BES laid plans
Portugal’s ropey Banco Espirito Santo rescue has come home to roost. The bust lender’s “good bank”, Novo Banco, needs 1.4 billion euros, the European Central Bank said on Nov. 14 after conducting new stress tests. This mess could have been avoided if Portugal had been bolder in its handling of BES last year.
Lisbon’s August 2014 rescue of BES, which imploded under the weight of shaky exposures and complex intra-group guarantees, fell between two regimes. From January 2016, the European Union will force shareholders and debt holders alike to take losses. BES, though, came too soon for that. It was split into two, with equity holders and junior creditors taking losses in a bad bank with the worst exposures. The newly created Novo Banco’s healthier loans were to be backed by deposits and senior creditors.
The snag was this left a 4.9 billion euro gap, which needed to be filled via a contribution from Portugal’s bank resolution fund. The Portuguese state stumped up most of the bill, on the understanding that it would be paid back when Novo Banco was sold to the private sector before summer 2016. If Novo Banco’s sale price proved smaller than the loan, the resolution fund would make up the difference.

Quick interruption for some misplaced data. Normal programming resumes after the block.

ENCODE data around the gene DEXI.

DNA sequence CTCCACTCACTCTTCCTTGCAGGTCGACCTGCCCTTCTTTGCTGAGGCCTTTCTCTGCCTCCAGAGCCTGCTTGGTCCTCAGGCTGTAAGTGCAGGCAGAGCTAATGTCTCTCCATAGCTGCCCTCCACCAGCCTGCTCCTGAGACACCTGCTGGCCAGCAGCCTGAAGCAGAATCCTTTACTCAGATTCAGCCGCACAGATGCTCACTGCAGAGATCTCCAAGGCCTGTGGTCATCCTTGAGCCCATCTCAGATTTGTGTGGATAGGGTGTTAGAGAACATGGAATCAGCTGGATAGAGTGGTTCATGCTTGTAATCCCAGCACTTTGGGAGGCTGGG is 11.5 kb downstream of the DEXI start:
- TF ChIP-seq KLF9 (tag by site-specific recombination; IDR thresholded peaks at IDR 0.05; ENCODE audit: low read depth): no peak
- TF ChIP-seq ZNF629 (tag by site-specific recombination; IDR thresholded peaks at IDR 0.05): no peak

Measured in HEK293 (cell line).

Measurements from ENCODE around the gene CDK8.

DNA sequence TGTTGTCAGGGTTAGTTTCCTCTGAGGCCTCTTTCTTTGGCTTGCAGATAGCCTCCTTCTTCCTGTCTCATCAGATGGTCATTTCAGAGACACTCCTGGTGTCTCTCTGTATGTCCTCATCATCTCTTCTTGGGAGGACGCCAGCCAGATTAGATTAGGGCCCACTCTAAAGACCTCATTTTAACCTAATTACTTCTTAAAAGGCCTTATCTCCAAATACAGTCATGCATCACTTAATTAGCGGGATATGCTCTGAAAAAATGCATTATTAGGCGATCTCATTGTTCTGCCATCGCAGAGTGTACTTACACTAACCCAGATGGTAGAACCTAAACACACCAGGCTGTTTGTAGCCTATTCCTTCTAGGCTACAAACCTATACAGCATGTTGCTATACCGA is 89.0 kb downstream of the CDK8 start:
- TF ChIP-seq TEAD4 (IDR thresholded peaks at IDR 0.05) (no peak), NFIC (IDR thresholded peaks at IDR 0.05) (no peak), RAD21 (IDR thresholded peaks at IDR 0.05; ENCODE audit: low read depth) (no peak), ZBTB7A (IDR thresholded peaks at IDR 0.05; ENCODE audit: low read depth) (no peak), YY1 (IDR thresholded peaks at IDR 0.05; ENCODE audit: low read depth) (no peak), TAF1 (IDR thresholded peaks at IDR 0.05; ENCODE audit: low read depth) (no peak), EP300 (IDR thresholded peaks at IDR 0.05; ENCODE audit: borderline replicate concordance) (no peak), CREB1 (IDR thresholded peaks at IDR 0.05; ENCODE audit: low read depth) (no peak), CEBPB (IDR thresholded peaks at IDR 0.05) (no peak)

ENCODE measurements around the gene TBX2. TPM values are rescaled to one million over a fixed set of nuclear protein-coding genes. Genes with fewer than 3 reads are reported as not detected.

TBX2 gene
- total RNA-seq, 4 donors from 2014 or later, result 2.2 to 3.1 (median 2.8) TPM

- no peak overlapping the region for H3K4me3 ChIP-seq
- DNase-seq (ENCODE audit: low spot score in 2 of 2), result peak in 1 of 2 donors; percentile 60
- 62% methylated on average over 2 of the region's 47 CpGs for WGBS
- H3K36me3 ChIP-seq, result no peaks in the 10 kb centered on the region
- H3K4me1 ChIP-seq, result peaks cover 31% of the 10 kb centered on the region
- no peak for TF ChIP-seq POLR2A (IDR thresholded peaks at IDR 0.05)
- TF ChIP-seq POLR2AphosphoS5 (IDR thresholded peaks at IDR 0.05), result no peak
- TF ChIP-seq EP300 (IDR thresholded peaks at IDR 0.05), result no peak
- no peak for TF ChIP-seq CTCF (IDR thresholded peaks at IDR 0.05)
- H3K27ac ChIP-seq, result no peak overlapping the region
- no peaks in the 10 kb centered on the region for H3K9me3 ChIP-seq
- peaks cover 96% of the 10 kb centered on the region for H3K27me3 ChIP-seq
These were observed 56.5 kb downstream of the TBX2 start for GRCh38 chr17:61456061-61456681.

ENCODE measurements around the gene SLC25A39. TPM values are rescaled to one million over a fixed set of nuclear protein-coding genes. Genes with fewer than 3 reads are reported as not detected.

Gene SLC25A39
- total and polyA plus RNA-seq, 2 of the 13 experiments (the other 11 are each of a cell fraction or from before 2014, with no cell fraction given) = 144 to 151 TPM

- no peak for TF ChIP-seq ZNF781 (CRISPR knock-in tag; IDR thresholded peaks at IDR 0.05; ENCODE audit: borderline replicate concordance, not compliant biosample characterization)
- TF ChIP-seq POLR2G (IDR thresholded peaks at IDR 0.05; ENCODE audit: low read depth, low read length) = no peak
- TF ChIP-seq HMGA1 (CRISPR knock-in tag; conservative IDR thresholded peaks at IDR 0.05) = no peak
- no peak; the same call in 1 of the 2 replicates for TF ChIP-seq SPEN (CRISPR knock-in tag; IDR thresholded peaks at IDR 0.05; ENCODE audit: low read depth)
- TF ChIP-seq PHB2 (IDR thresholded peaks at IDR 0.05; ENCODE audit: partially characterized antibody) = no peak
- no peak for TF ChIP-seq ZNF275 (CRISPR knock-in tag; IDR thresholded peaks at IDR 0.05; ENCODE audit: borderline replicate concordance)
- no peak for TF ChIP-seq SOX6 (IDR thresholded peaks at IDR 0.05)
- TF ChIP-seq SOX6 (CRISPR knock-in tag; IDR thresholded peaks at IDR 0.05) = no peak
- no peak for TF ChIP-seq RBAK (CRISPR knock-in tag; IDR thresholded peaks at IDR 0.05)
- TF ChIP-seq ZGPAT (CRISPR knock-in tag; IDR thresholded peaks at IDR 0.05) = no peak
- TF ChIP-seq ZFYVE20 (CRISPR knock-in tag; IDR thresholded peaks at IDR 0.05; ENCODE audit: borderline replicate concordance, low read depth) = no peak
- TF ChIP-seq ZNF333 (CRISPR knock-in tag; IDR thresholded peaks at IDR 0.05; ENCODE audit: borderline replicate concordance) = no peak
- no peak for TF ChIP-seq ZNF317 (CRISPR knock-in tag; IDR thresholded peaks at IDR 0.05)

This is where Lisbon now finds itself. Although Novo Banco’s capital hole is actually smaller than the 2 billion euros some analysts had feared and the bank has plans to sell some assets, it’s now unlikely the bank can be sold without a tangible discount. It’s possible that Portugal’s banks can limit their pain by gradually rebuilding the resolution fund over time, rather than taking any hit upfront. But if Portugal doesn’t want to do either, it will have to lobby for the EU-imposed sale deadline to be pushed back.
All this could have been avoided if Lisbon had just taken a tougher line with BES’s senior creditors. Their holdings still amount to 5.6 billion euros, according to Exane BNP research, after deducting the value of bonds that matured in 2015. Because the law demanding they take a haircut hadn’t formally come in, such a move could have undermined Portugal’s image as a good place to invest. As things are now, though, that isn’t looking too hot anyway.